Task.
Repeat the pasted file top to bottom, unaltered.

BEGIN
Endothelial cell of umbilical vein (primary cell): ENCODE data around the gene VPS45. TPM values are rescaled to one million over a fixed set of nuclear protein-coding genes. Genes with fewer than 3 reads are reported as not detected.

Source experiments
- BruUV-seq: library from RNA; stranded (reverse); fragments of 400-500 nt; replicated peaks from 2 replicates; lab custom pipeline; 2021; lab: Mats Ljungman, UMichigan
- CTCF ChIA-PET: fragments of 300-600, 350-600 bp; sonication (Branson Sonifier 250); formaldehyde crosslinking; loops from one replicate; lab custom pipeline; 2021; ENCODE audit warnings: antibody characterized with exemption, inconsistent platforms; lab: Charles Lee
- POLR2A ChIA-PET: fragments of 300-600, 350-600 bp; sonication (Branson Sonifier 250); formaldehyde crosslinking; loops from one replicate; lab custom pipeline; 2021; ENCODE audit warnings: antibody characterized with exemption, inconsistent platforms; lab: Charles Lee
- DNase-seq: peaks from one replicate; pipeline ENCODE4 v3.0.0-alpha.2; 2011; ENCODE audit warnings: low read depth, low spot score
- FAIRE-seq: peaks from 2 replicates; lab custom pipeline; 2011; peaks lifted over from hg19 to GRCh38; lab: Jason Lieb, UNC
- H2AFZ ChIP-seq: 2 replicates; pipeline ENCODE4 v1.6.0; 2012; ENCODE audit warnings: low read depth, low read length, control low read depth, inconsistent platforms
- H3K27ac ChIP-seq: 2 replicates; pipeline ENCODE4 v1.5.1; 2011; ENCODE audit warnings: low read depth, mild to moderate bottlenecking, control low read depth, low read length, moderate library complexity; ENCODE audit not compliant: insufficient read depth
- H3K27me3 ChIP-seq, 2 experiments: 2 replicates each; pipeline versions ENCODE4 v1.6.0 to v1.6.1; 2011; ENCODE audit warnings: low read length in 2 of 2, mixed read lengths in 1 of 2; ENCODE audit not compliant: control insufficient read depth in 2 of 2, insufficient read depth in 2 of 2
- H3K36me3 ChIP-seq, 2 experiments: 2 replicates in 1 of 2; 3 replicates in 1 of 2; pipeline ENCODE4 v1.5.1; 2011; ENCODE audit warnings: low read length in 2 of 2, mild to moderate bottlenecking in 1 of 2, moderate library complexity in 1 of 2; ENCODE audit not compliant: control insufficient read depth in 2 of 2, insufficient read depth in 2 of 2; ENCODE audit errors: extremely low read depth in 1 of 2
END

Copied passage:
Endothelial cell of umbilical vein (primary cell): ENCODE data around the gene VPS45. TPM values are rescaled to one million over a fixed set of nuclear protein-coding genes. Genes with fewer than 3 reads are reported as not detected.

Source experiments
- BruUV-seq: library from RNA; stranded (reverse); fragments of 400-500 nt; replicated peaks from 2 replicates; lab custom pipeline; 2021; lab: Mats Ljungman, UMichigan
- CTCF ChIA-PET: fragments of 300-600, 350-600 bp; sonication (Branson Sonifier 250); formaldehyde crosslinking; loops from one replicate; lab custom pipeline; 2021; ENCODE audit warnings: antibody characterized with exemption, inconsistent platforms; lab: Charles Lee
- POLR2A ChIA-PET: fragments of 300-600, 350-600 bp; sonication (Branson Sonifier 250); formaldehyde crosslinking; loops from one replicate; lab custom pipeline; 2021; ENCODE audit warnings: antibody characterized with exemption, inconsistent platforms; lab: Charles Lee
- DNase-seq: peaks from one replicate; pipeline ENCODE4 v3.0.0-alpha.2; 2011; ENCODE audit warnings: low read depth, low spot score
- FAIRE-seq: peaks from 2 replicates; lab custom pipeline; 2011; peaks lifted over from hg19 to GRCh38; lab: Jason Lieb, UNC
- H2AFZ ChIP-seq: 2 replicates; pipeline ENCODE4 v1.6.0; 2012; ENCODE audit warnings: low read depth, low read length, control low read depth, inconsistent platforms
- H3K27ac ChIP-seq: 2 replicates; pipeline ENCODE4 v1.5.1; 2011; ENCODE audit warnings: low read depth, mild to moderate bottlenecking, control low read depth, low read length, moderate library complexity; ENCODE audit not compliant: insufficient read depth
- H3K27me3 ChIP-seq, 2 experiments: 2 replicates each; pipeline versions ENCODE4 v1.6.0 to v1.6.1; 2011; ENCODE audit warnings: low read length in 2 of 2, mixed read lengths in 1 of 2; ENCODE audit not compliant: control insufficient read depth in 2 of 2, insufficient read depth in 2 of 2
- H3K36me3 ChIP-seq, 2 experiments: 2 replicates in 1 of 2; 3 replicates in 1 of 2; pipeline ENCODE4 v1.5.1; 2011; ENCODE audit warnings: low read length in 2 of 2, mild to moderate bottlenecking in 1 of 2, moderate library complexity in 1 of 2; ENCODE audit not compliant: control insufficient read depth in 2 of 2, insufficient read depth in 2 of 2; ENCODE audit errors: extremely low read depth in 1 of 2